Checking current application version


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Assuming that you already know where a prior version of your application is installed (eg. Upgrades), you may want to compare the version you are about to install with the existing version. A common requirement is to warn or prevent accidental downgrades of the software (though note that the user will still be able to downgrade if they uninstall and reinstall an older full install).


Version of application being installed

By default, new scripts will typically have a definition like the following near the top of the script:

#define MyAppVersion "1.5"

It is fairly common to update this to automatically discover the version of a particular EXE/DLL file (usually the main application file) like so:

#define MyAppVersion GetFileVersion("MyApp.exe")

(You may need to specify the full path to the exe.)

This is sufficient for use in the various [Setup] directives (although you may wish to use GetFileVersionString for the *TextVersion values, if you have non-numeric versions). However for programmatically comparing versions it's not ideal. So we'll define the following as well:

#define VersionMajor
#define VersionMinor
#define VersionRevision
#define VersionBuild
#expr ParseVersion("MyApp.exe", VersionMajor, VersionMinor, VersionRevision, VersionBuild)
#define VersionMS ((VersionMajor << 16) + VersionMinor)
#define VersionLS ((VersionRevision << 16) + VersionBuild)

You'll see how these are used later.

Version of installed application

This can be fetched in a numeric form (VersionMS and VersionLS) using the GetVersionNumbers support function, provided that you already know where it will be located on the user's machine.

Putting it together

  VersionState = (vsNotInstalled, vsOlderInstalled, vsSameInstalled, vsNewerInstalled);

function GetVersionState(): VersionState;
  ExePath: String;
  VersionMS, VersionLS: Cardinal;
  ExePath := ExpandConstant('{app}\MyApp.exe');
  if GetVersionNumbers(ExePath, VersionMS, VersionLS) then begin
    if (VersionMS < {#VersionMS}) or ((VersionMS = {#VersionMS}) and (VersionLS < {#VersionLS})) then begin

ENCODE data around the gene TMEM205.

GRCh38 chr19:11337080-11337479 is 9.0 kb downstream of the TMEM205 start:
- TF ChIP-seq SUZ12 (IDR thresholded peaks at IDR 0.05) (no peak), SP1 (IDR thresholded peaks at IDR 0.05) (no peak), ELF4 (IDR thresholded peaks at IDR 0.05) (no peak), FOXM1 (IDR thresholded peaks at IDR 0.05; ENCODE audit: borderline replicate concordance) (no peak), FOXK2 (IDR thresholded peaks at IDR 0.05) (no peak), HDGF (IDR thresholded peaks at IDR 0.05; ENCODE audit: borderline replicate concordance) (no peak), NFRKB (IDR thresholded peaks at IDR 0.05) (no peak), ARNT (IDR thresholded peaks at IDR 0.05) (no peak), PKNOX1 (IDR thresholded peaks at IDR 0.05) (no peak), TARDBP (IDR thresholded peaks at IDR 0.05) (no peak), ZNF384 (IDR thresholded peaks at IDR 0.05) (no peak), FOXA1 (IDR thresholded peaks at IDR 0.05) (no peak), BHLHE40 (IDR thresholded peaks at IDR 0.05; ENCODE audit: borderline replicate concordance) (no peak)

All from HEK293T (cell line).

Result := vsOlderInstalled;
    end else if (VersionMS > {#VersionMS}) or ((VersionMS = {#VersionMS}) and (VersionLS > {#VersionLS})) then begin
      Result := vsNewerInstalled;
    end else begin
      Result := vsSameInstalled;
  end else begin
    Result := vsNotInstalled;

This function will check the version of the file on disk against the version compiled into the setup (as above) and will tell you whether the one that is already installed is older or newer than the one that you are trying to install.

Example Usage

One example of discouraging accidental downgrades:

function OnNextButtonClick(CurPageId: Integer): Boolean;
  Result := True;
  if CurPageId = wpSelectDir then begin
    if GetVersionState() = vsNewerInstalled then begin
      Result := SuppressibleMsgBox('A newer version of the application is already installed.  Are you sure you want to '
         + 'downgrade to {#MyAppVersion}?', mbConfirmation, MB_YESNO, IDYES) = IDYES;

Note that this will allow them to continue anyway, and will do so if /SUPPRESSMSGBOXES is in effect (eg. as part of a silent install), as it assumes that the user knows what they're doing in that case.

If you wish to prevent downgrades by default (including silent installs), then you can use this fragment instead:

mbConfirmation, MB_YESNO or MB_DEFBUTTON2, IDNO) = IDYES;

Completely disallowing downgrades is left as an exercise for the reader.

Why not compare string versions?

While this might work when you're comparing version "1.0" vs. version "1.2" etc, you'll get surprising results whenever the number of digits changes -- for example when comparing "10.3" vs. "9.2" or "2.9" vs. "2.11". And you'll get into even more trouble if you include additional information in the text version, such as release codenames or special build identifiers. Stick with comparing versions numerically instead.

Why not prevent installing the same version?

It's not unusual for a user to re-run the same version of the installer as they presently have in order to perform a "repair", if they suspect that something has corrupted the application's files. If you prevented same-version installs then it would force them to do an uninstall/reinstall cycle instead, which may be more annoying (particularly if reboots are required).

It's also possible that the versions are not actually the same -- perhaps they currently have version "5.6" installed and they're now trying to install "5.6 hotfix customerA". As we're only doing a numeric comparison (and things like customer-specific builds can't map into a numeric version) that detail will get lost, and they will be seen as vsSameVersion. This is usually not a problem unless you try to stop same-version installs (so don't do that).

See Also

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